Elections 2022Local NewsAustin City Councilman and Self-Proclaimed Socialist Greg Casar Announces Run for Congress

The city councilman who just won his third term in 2020 will vacate the position to run for the 35th Congressional District.
November 4, 2021
Greg Casar, an Austin city councilman since 2015, has decided to leave his post and run for higher office. But he’s not going far, choosing to run in the 35th Congressional District in Austin.

Rep. Lloyd Doggett (D-TX-35), the district’s current incumbent, has decided to run for re-election in the newly drawn 37th Congressional District, also located in Austin.

“I believe that working families from Bexar, to Hays, to Comal, to Travis County deserve a progressive leader who will always fight and deliver for reproductive rights, good jobs, Medicare for All, and a better Texas,” Casar said in an announcement video.

“That’s why I’m running for Congress because this is our fight — our future.”

Casar, from Houston and the son of wealthy Mexican immigrants, made his bones in Austin politics with the Workers Defense Project — a “worker center” activist group that acts effectively as a union for contract workers who are often illegal immigrants.

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On council, he’s consistently been the most progressive, advancing policies such as the public camping ban recission, the lax bail policy for indigent offenders, and the ongoing “reimagining” effort of the Austin Police Department.

As an activist, the councilman is close to Austin’s web of progressive organizations, with whom he’s worked extensively to pass such policies. And he’s been staunchly critical of the state legislature’s passage of Constitutional Carry and the Heartbeat Act.

Casar tried to secure the mayor pro-tem position earlier this year but failed.

He campaigned against both the public camping ban reinstatement back in May and this November’s police staffing proposition — the latter of which failed overwhelmingly this week at the ballot box.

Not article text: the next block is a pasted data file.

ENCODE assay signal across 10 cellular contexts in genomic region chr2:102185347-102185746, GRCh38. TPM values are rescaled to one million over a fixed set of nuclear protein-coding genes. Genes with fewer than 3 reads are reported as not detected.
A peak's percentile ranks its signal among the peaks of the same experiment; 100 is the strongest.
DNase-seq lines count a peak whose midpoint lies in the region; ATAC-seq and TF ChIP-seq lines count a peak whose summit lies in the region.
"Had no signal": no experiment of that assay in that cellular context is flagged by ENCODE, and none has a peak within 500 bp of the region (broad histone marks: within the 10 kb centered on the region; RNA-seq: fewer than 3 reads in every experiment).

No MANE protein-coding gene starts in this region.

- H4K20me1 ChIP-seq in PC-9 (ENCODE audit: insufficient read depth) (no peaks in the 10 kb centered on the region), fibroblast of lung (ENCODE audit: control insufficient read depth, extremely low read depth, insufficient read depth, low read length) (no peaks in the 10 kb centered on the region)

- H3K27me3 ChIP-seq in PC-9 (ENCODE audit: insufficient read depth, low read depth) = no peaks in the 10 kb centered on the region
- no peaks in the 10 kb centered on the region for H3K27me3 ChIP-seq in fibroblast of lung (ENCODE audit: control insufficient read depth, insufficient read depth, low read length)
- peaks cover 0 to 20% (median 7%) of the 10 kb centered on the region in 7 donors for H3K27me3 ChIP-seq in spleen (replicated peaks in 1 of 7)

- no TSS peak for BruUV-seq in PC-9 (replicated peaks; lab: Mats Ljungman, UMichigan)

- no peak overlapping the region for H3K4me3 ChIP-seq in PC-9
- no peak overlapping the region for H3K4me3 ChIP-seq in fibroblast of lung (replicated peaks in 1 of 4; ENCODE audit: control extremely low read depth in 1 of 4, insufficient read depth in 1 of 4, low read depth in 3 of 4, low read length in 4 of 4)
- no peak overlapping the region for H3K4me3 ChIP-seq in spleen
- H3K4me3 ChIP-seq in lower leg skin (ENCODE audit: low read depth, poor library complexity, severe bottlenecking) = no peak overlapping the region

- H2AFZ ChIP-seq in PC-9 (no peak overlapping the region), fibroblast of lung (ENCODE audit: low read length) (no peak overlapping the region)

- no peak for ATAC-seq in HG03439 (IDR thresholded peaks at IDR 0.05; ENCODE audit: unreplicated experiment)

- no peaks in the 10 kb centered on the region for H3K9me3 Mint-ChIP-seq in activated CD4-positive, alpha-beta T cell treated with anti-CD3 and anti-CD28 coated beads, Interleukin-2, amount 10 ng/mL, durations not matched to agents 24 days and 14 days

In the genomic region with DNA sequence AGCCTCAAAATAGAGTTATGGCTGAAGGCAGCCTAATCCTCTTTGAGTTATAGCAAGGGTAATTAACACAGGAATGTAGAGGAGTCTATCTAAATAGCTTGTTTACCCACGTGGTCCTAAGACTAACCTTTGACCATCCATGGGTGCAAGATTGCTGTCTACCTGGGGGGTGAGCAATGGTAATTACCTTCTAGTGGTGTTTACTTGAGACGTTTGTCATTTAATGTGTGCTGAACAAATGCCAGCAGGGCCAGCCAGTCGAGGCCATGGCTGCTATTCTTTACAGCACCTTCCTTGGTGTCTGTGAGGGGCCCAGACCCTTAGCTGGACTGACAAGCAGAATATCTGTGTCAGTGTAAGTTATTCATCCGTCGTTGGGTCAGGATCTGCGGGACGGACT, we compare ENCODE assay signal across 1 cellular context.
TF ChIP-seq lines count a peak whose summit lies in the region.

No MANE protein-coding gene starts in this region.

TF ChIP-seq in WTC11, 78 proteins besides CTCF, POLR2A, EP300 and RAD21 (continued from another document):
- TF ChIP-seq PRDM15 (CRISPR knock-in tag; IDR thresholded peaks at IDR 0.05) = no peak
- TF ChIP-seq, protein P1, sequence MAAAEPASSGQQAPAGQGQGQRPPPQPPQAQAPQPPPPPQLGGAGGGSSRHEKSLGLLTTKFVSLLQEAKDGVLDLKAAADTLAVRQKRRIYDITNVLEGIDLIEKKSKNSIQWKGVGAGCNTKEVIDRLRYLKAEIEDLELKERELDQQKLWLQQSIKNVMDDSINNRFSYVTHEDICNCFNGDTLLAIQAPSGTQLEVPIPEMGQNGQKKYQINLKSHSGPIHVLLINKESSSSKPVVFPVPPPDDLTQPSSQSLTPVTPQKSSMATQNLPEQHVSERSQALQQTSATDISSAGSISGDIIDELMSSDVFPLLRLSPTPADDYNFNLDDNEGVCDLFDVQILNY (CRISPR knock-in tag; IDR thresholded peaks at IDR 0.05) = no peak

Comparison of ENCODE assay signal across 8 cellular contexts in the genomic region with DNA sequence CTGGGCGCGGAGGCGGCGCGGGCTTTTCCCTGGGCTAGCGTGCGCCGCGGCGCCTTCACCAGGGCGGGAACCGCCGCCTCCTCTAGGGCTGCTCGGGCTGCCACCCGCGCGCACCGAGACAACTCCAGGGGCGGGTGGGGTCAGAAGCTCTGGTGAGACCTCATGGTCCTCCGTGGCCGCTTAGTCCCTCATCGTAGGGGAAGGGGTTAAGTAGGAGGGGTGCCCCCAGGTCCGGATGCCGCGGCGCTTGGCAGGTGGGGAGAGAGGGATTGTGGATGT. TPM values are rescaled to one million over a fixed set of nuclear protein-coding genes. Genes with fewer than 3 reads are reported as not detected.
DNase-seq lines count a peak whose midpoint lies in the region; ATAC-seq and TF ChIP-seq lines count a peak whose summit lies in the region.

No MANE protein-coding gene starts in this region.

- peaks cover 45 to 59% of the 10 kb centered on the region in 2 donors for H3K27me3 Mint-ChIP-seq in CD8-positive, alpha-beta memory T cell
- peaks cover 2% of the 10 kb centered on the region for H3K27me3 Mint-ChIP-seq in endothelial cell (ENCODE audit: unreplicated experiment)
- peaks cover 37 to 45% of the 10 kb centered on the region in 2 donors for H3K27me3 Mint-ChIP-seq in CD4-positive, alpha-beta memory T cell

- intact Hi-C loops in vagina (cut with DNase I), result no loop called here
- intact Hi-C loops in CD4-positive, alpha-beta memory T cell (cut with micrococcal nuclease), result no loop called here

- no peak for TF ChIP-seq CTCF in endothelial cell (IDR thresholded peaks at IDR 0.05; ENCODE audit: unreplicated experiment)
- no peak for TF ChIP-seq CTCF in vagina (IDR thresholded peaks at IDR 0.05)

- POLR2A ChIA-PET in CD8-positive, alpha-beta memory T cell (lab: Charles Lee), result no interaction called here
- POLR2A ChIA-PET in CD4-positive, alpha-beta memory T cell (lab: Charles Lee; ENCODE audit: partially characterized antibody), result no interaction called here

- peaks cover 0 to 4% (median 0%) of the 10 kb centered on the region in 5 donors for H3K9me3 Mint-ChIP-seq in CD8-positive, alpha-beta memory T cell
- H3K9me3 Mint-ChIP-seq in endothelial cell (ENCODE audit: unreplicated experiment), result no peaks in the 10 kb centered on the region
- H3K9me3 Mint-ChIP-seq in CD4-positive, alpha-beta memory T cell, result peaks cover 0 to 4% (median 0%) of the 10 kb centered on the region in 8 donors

For his congressional run, Casar has the endorsement of Austin Mayor Steve Adler; Austin City Councilwomen Natasha Harper-Madison, Ann Kitchen, and Paige Ellis; perennial Democratic candidate Wendy Davis; Travis County District Attorney José Garza; and San Antonio City Councilwoman Teri Castillo.

Due to state law, local elected officials must resign their positions to run for other office. Casar’s replacement on council will be chosen in a special election to come.

The congressional district stretches from the eastern part of Travis County through the eastern parts of Comal and Hays counties and down into San Antonio in Bexar County. According to The Texan’s Texas Partisan Index, the 35th Congressional District is solidly blue, rated a D-73% district.

With no incumbent, the race for that congressional seat will likely be a free-for-all going into next year.


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Brad Johnson

Brad Johnson is a senior reporter for The Texan and an Ohio native who graduated from the University of Cincinnati in 2017. He is an avid sports fan who most enjoys watching his favorite teams continue their title drought throughout his cognizant lifetime. In his free time, you may find Brad quoting Monty Python productions and trying to calculate the airspeed velocity of an unladen swallow.